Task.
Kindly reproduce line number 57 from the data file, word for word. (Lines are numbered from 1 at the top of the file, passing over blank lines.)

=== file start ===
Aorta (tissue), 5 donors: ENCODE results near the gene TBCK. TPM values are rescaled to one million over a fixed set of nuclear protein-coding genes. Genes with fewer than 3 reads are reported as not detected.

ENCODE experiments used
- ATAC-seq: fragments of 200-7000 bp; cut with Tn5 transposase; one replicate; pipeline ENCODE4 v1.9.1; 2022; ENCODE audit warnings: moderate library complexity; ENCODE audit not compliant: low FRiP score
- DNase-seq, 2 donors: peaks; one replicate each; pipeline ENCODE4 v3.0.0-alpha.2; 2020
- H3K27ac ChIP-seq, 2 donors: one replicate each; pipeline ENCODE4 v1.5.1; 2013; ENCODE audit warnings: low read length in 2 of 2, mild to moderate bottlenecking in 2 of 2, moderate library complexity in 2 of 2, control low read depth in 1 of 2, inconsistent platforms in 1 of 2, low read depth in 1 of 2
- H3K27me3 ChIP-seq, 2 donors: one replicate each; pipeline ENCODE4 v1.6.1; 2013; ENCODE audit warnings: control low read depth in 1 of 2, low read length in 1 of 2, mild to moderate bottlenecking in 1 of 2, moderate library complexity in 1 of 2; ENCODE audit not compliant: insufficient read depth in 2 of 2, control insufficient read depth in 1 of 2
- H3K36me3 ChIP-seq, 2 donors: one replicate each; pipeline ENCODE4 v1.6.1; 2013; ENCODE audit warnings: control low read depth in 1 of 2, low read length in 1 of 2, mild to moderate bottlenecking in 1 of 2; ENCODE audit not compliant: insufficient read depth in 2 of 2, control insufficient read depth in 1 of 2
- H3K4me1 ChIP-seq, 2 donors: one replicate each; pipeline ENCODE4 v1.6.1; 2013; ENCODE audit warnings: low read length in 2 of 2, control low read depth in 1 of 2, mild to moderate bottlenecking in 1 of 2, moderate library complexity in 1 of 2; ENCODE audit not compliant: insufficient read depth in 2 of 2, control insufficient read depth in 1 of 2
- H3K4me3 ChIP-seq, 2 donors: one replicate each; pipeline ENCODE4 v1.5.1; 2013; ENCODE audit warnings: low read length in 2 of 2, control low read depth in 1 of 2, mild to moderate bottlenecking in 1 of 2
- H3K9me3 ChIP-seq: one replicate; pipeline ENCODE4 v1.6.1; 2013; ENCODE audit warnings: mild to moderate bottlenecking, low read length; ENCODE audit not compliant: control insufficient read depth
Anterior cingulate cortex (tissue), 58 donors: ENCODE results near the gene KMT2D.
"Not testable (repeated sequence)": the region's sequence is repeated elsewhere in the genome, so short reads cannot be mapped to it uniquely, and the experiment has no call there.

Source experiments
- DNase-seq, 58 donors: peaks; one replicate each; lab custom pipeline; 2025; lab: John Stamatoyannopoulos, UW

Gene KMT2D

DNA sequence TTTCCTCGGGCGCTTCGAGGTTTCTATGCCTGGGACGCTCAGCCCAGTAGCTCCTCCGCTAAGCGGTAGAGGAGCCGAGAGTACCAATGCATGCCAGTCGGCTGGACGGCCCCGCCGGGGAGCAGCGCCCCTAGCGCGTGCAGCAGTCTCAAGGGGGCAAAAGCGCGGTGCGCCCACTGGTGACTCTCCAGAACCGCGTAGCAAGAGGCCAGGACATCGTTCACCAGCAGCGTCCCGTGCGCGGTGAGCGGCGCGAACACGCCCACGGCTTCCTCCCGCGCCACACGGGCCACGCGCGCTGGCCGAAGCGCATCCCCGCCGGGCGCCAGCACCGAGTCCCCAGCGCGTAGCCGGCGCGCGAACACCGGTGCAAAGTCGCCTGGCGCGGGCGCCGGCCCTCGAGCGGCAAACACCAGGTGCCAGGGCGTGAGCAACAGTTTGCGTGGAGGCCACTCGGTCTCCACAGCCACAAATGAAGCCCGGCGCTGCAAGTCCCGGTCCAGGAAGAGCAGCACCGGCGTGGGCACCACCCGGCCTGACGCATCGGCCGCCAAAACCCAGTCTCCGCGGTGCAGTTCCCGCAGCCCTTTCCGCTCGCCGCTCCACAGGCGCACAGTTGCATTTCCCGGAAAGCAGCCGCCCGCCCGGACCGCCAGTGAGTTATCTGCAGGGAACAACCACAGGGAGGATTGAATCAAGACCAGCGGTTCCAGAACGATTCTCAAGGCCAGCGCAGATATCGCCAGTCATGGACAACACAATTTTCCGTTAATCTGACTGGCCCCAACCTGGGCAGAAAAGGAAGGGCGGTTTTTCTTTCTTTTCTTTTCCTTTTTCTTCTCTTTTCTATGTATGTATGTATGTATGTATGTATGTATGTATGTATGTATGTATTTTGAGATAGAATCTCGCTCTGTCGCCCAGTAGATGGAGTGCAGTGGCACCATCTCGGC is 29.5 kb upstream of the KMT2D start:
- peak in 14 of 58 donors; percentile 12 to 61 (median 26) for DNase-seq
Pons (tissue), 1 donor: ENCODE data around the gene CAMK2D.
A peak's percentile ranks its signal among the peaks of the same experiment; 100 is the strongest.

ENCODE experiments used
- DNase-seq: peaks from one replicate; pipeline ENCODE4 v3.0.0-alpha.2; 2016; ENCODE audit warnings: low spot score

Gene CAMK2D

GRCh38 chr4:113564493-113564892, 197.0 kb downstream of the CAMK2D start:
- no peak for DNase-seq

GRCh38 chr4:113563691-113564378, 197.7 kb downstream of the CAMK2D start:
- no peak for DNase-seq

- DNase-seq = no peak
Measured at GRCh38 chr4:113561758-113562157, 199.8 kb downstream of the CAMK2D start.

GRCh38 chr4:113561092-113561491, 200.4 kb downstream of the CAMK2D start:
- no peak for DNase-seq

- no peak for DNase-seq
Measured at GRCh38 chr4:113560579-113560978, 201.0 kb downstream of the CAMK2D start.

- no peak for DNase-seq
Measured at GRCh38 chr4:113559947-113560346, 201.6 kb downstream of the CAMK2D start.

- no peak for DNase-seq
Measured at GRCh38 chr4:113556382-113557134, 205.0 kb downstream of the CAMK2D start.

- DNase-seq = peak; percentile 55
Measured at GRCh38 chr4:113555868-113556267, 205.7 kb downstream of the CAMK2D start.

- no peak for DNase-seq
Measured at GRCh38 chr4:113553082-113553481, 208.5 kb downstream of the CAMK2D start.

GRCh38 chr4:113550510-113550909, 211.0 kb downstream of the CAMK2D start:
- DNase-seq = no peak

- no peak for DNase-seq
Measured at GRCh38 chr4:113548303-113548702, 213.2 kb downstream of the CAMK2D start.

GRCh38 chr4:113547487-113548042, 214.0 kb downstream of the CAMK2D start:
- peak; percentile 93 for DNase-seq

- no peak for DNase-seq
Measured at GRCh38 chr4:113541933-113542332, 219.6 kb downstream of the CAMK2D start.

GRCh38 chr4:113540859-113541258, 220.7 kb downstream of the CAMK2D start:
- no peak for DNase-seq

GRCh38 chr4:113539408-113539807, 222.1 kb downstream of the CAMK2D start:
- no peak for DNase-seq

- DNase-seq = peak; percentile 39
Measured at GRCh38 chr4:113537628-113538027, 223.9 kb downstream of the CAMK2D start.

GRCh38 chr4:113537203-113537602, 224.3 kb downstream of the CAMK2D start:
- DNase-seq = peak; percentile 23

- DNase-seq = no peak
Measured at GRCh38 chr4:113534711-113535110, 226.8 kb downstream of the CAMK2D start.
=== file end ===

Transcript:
- DNase-seq = no peak